For the first time in four months, Brazilian bull rider Marco Eguchi feels confident he is close to 100 percent.
A second-career event win last weekend propelled the 23-year-old to third place in the overall Built Ford Tough Series (BFTS) rankings – 926.37 points behind Shane Proctor’s leading total of 4,062.62 – going into the Dickies Iron Cowboy IV today at Cowboys Stadium in Arlington.
But the ride there has been arduous for the injury-riddled Eguchi, who resides in Decatur during the U.S. PBR season. In his five years of professional competition, he has broken his hand twice, multiple ribs on three separate occasions and fractured facial bones three times.
Although he dismisses a handful of those injuries as “not too serious,” keeping him out of competition for two weeks at most, the most recent ailments have slowed his headlong climb to the top.
In the long go at the Brazilian PBR Brahma Super Bull Finals last November, a bull rammed its horn into the right side of Eguchi’s face. The multiple breaks required surgery to insert two plates and nine screws and left the entire right side of his face paralyzed. Only now – three months later – is he regaining feeling and movement.
Last week’s win at Kansas City lifted not only his points and rankings, but also his morale.
“The face is the worst because when you’re back riding in the arenas, you need a long time to not be scared,” Eguchi said. “When I first started riding bulls again, I would want to slap the bull to drop off. I needed a long time to get back to riding 100 percent.”
Prior to the injury, Eguchi led all riders in his native country’s 2012 Super Bull Finals, the equivalent of American PBR’s World Finals.
“But the injury knocked me out there,” he said. “If I didn’t break my face, I had a good chance to win.”
Although his doctor initially said he couldn’t ride for three months, Eguchi was released in January, a few days prior to the start of the 2013 American PBR season Jan. 4 – 5 in New York City.
But since he had not mounted a bull since the accident in November, Eguchi opted not to compete, instead opening his season the following week with a third-place finish at the Chicago Invitational.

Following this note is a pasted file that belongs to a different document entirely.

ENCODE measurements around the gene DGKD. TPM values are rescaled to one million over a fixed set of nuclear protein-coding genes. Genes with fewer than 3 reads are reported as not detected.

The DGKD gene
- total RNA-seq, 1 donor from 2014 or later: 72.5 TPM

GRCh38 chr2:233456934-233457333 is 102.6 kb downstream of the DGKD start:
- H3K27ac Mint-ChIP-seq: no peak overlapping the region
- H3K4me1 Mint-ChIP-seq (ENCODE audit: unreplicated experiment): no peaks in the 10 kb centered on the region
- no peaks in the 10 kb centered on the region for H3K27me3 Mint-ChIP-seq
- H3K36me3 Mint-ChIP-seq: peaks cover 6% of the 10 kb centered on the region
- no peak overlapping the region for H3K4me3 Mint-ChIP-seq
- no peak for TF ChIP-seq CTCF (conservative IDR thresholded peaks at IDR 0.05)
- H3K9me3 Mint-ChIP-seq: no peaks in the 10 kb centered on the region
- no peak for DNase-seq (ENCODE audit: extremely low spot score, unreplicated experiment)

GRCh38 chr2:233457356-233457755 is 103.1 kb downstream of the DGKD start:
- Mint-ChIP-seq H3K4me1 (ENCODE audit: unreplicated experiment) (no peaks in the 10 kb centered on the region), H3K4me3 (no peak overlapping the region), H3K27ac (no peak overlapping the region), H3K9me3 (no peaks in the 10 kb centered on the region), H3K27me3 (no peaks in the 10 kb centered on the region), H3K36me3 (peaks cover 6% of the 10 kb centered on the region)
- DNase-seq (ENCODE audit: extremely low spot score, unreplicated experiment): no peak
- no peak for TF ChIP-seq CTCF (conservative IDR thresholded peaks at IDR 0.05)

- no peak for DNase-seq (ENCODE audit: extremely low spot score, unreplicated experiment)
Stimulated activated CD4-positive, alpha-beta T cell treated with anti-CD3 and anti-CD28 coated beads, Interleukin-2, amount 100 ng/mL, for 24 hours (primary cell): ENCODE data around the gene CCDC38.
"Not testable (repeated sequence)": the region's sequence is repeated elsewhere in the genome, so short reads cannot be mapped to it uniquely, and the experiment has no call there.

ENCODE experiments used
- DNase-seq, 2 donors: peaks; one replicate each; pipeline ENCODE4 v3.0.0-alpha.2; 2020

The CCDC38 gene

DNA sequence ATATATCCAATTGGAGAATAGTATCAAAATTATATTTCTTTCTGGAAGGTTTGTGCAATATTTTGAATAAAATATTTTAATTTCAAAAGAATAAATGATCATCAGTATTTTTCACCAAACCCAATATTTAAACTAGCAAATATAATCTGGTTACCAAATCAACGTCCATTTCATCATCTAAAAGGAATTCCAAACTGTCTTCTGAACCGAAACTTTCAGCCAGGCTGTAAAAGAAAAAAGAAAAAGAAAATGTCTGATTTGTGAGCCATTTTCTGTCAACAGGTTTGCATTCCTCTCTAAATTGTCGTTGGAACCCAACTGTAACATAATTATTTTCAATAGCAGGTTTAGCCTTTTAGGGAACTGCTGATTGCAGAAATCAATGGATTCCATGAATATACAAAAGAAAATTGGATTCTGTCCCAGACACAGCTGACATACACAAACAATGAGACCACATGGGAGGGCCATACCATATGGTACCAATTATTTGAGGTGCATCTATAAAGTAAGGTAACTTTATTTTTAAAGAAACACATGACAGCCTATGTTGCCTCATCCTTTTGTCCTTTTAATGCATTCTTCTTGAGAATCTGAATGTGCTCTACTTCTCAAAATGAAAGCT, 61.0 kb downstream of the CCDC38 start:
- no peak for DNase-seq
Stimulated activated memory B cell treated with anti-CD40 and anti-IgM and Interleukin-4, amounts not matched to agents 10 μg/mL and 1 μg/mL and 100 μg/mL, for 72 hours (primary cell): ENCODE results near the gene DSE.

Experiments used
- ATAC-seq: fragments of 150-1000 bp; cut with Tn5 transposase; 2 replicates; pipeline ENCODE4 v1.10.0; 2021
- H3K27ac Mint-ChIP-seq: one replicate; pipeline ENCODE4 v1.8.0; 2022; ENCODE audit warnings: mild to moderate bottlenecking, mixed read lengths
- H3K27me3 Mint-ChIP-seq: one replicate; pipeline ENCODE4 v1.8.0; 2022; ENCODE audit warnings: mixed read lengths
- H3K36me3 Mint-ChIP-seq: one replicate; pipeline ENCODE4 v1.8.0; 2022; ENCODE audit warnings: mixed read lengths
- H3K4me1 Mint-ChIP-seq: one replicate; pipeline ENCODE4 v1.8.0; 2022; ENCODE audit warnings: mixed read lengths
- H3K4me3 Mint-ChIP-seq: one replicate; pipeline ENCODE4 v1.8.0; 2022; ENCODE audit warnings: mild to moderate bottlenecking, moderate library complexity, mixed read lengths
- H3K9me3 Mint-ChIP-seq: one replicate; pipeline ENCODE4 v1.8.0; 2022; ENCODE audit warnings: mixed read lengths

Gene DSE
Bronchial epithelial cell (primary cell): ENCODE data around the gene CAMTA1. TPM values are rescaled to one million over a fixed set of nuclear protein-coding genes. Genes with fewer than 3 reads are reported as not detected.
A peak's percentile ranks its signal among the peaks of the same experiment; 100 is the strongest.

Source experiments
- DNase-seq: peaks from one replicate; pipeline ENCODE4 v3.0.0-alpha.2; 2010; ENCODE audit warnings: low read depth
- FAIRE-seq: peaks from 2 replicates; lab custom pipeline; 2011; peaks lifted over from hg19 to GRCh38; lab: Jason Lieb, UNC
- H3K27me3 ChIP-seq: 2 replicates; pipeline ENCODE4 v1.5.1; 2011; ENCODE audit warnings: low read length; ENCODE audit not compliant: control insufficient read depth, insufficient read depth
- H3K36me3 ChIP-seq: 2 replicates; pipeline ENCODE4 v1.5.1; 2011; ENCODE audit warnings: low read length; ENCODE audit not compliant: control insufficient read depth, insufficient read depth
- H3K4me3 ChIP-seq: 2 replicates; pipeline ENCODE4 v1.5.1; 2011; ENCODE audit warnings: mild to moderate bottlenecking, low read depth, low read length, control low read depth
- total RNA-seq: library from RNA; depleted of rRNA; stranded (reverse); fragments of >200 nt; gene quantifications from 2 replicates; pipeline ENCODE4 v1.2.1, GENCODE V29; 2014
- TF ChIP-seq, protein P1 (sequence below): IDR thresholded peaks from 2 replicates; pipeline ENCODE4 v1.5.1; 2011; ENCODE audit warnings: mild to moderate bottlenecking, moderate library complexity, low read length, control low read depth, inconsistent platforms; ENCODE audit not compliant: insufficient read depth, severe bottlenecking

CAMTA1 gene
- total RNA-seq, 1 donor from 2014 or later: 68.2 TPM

“It was a good start, but I was still not 100 percent,” he said. “I needed more concentration. There was still a lot of [fear].”
After not placing the next week at the Winston-Salem Invitational in North Carolina, Eguchi landed back-to-back ninth-place finishes at the WinStar World Casino Invitational in Oklahoma City and Sacramento Invitational in California – where he recorded his first-ever BFTS event-win last year.
At the Liftmaster Invitational in Anaheim, Calif., Eguchi finished fifth. He followed that with a third-place finish at the Kawasaki Invitational in St. Louis the next week, aiding his slide into the top five in the overall standings.
“It’s good, but the season is just starting,” he said. “We have a lot more events to go. Arlington is the ninth event only. Last year was good in the beginning, too. But then things change; I got hurt.”
Midway through the 2012 season, the young cowboy injured his hand while practicing at Guilherme Marchi’s ranch. The nagging injury hindered what had otherwise been a world-title contending season, which included 11 top-10 finishes – 10 before the hand injury – and his first career BFTS win at Sacramento.
“That was bad for my (run),” Eguchi said. “I was in third or fourth place (throughout the season) but I finished ninth. I tried to do different things – I tried using my left hand, I tried a different hold, but I didn’t make good rides.”
This season, he hopes for a more favorable outcome, one more reminiscent of his career’s beginnings.
OPENING GATE ON CAREER
Eguchi was born Aug. 22, 1989, to Marcia Viviani and the elder Marco Eguchi. The young bull rider and his sister – Maria Eduarda, now 20 – and brother – Eduard Augusto, 13 – grew up in the Decatur-sized Po on the outskirts of Sa Paulo, Brazil, but spent the summers on his uncle’s ranch.
It was his time there that cultivated the passion for the sport of bull riding.
“I always watched the PBR a lot, and I had the idea that I’d like to do that,” an enthused Eguchi said. “Since then, it’s always been what I want to do and what I’ve worked hard to do.”
At 18, he began competing at smaller rodeos and bull riding events, before stepping into PBR Brazil arenas a year later.